Returning to U.S. Steel's Pittsburgh headquarters in 1979, Usher served for two years as director of corporate strategic planning before being named assistant to the corporate president in 1981. Later that same year he was appointed managing director of facility planning, engineering, research, and industrial engineering for the corporation's Resource Development Group. In 1982 Usher went to work for U.S. Steel Mining Company, a wholly owned subsidiary, as vice president of engineering and research. The following year he was named president of the subsidiary, a position he held until 1984, when he was named vice president for engineering of the Steel Division. By the end of 1984 he was promoted to senior vice president for steel operations.
In 1986 U.S. Steel became a division of USX Corporation, a holding company formed to oversee its operations. That same year Usher was named executive vice president, heavy products, for the Steel Division. In 1990 he became president of the Steel Division and joined USX's Corporate Policy Committee. The following year he was appointed president of U.S. Steel and named to USX's board of directors. In 1994 he was promoted to president and chief operating officer of USX, a position he held until the following year when he was named chairman and CEO of USX. He continued in that position through the end of 2001 and took over as chairman, president, and CEO of U.S. Steel Corporation at the beginning of 2002 when the company was spun off from USX. In early 2003 he surrendered his responsibilities as president to John P. Surma but continued as chairman and CEO.
In the first year after regaining its independence, U.S. Steel, under Usher's direction, posted a profit of $61 million on total sales of $6.95 billion, a sharp improvement from a loss of $218 million on revenue of roughly $6.3 billion the previous year. In 2003 U.S. Steel's sales were up sharply, climbing more than 34 percent from revenue of $6.3 billion in 2002. The company, however, posted a net loss $463 million.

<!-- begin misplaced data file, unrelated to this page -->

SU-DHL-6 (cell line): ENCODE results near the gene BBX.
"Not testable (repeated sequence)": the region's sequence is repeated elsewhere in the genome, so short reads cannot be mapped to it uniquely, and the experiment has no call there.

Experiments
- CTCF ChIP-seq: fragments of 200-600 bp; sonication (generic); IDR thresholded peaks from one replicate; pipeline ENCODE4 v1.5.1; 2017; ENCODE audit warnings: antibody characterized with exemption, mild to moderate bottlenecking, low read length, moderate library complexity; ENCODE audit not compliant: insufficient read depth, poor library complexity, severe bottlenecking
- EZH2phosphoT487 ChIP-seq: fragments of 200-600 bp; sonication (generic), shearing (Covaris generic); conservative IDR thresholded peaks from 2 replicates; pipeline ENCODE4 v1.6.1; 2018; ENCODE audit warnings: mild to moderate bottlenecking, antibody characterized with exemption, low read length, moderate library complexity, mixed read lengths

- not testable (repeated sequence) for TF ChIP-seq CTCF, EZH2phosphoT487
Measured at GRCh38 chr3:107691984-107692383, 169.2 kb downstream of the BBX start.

Usher and his wife, Sandra, had three children. In addition to his responsibilities at U.S. Steel, Usher found time to participate in numerous professional and civic activities. He was a member of the Business Council and served as chairman of the International Iron and Steel Institute, American Iron and Steel Institute, SteelAlliance, and U.S.-Korea Business Council. He sat on the boards of the University of Pittsburgh, Boy Scouts of America, and the Extra Mile Education Foundation. Usher also served on the corporate boards of H. J. Heinz Company, PPG Industries, and PNC Financial Services Group.
See also entry on United States Steel Corporation in International Directory of Company Histories .
Mandak, Joe, "USX Plans Energy, Steel Split," Associated Press, April 24, 2001.
"United States Steel Corporation Begins New Year as Independent Company with a Century of Experience," http://www.prnewswire.com/cgi-bin/micro_stories.pl?ACCT=929150&TICK=X&:STORY=/www/story/01-02-2002/0001640794&EDATE=Jan+7,+2002 .
"United States Steel Corporation Reports 2003 Fourth Quarter and Full-Year Results," http://www.prnewswire.com/cgi-bin/micro_stories.pl?ACCT=929150&TICK=X&STORY=/www/story/01-30-2004/0002099637&EDATE=Jan+30,+2004 .
"U.S. Steel Chairman and CEO Thomas J. Usher to Retire at End of September," http://www.prnewswire.com/cgi-bin/micro_stories.pl?ACCT=929150&TICK=X&STORY=/www/story/04-27-2004/0002160884&EDATE=Apr+27,+2004 .